A new model for publishing
The rise of blogging is more than a simple addition to the publishing
mix. It's had the same transformative and democratising effect on web
content that word processors had on conventional publishing two
decades ago. Today blogging has woven its way into the majority of
large scale websites, and through the access to fresh and personalised
information that it provides, the blogosphere has created a whole
range of new touchpoints between consumers, businesses and media. In
this Digital Insight Report, we look at some of the ways blogs can
deliver messages and give newcomers key perspectives on how to get
Since 2000, we have been talking about the digital networked
society and the implications for firms as their sectors make the
transition. Our Digital Insight Reports explore patterns within these
changes and provide some simple navigation to successfully make the
With blogs come the freedom to express, connect and discuss - the
engine for a much deeper cultural change in society.
Blogging, like much of web marketing, is turning the traditional
'push' model of communications on its head.
Online has created a new type of media consumer: one that's both
in control, and knows it.
It's not about how loudly the site (or the blogger) shouts.
Instead, it's about how much and how deeply your audience wants to
Just in the way there can be strong or weak advertising, so too
can there be strong or weak blogging.
Most firms have made a bit of a hash of getting involved in online
communities, but those that get it right, are proving that there's
a new model for how business should talk.
For a small firm, this is now one of the easiest forms of
marketing and really builds into a resource over time.
Before creating your new blog, taking a step back to gather your
thoughts helps you evaluate what you're doing and decide where and
how you use your effort.
Getting to grips with blogging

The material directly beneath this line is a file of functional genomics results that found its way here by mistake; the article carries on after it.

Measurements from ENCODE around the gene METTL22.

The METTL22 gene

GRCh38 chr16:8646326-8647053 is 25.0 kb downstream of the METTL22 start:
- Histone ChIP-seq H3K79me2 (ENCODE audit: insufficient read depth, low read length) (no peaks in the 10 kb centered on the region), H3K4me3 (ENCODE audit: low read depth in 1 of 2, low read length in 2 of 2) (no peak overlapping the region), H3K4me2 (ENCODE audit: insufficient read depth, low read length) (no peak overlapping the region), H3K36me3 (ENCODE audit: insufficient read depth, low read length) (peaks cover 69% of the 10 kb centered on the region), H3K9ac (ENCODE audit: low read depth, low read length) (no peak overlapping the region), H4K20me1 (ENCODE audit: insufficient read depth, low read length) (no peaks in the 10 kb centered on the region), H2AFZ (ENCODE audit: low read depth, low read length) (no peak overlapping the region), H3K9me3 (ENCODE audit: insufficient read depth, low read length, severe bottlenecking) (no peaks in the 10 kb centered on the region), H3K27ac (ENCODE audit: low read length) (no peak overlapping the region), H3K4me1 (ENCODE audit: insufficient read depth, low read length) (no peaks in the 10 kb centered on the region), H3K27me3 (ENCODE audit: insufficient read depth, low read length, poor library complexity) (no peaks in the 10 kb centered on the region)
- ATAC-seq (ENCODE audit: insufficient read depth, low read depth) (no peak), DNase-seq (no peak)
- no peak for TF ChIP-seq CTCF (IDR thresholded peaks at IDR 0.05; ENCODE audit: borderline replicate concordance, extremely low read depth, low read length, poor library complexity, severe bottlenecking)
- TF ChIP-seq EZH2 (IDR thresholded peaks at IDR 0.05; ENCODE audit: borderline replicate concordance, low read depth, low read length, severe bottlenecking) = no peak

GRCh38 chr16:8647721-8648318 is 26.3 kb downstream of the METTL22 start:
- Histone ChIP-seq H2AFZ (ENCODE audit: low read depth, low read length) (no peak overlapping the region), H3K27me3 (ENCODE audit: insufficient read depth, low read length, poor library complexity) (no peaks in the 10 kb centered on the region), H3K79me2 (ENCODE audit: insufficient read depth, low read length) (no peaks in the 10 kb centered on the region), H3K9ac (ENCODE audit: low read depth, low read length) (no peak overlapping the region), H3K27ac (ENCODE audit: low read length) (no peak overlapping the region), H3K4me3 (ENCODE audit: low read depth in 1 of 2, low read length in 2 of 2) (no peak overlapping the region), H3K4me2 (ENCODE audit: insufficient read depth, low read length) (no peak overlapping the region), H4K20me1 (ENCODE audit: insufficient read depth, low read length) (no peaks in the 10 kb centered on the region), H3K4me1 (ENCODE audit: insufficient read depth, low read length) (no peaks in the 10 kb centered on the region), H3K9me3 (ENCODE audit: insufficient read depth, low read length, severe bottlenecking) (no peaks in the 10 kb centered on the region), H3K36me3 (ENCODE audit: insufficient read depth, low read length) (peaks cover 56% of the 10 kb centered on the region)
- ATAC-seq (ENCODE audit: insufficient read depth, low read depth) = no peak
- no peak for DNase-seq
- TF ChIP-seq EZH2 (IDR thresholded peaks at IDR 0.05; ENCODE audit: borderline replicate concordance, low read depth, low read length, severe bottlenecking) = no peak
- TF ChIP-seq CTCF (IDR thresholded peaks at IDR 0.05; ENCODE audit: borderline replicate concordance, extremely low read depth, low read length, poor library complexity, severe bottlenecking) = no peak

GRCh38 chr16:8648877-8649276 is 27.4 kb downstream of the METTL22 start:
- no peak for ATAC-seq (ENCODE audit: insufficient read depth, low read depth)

Blogging is one of the most flexible of web communication tools.
Its content can be used to deliver anything from rich information
and technical data, to the emotive columns and opinions of a
firm's leadership team. The ripples spread far and wide: from
building the firm's brand, dealing with complex repositioning, to
feeding news and information to journalists and stakeholders in
the sector. Internal blogs can help teams in large organisations
exchange information, while at home, blogging allows enthusiasts
to indulge and share their passions. As the price of the software
collapsed, the technologies became accessible to the smallest
businesses with the most slender margins. For many the model of
the blog has replaced the idea of a web page, and their ease of
use guarantees that anyone with the skills to handle a word
processor has the skills to build a blog. Easy, free, and highly
effective: it is no surprise that blogging has moved from the
margins to the core of web publishing so fast.
difference with blogging
Blogging can change the way firms relate to their customers
because as a platform it can deliver messaging in a very personal, engaging and
participative way. For small firms it has the ability to build engagement and
discussion, while for large firms it can break down the walls between customers
and senior staff, offering the potential to transform the role of corporate
communications. By developing their own blogs, or carefully raising discussion
and comment on those run by others, brands can extend their footprint and reach
wider audiences. It can be an exceptionally powerful, cost-effective and
intimate way of developing a message, but comes with real risks and limitations.
The digital networked society has given a voice to anyone, and this
democratisation of access to discussion creates a new landscape for messaging.
It's a powerful reminder of the new era of communications we all work in, and
getting it right demands strategic thinking and a sustainable plan, as well as
authenticity and tenacity.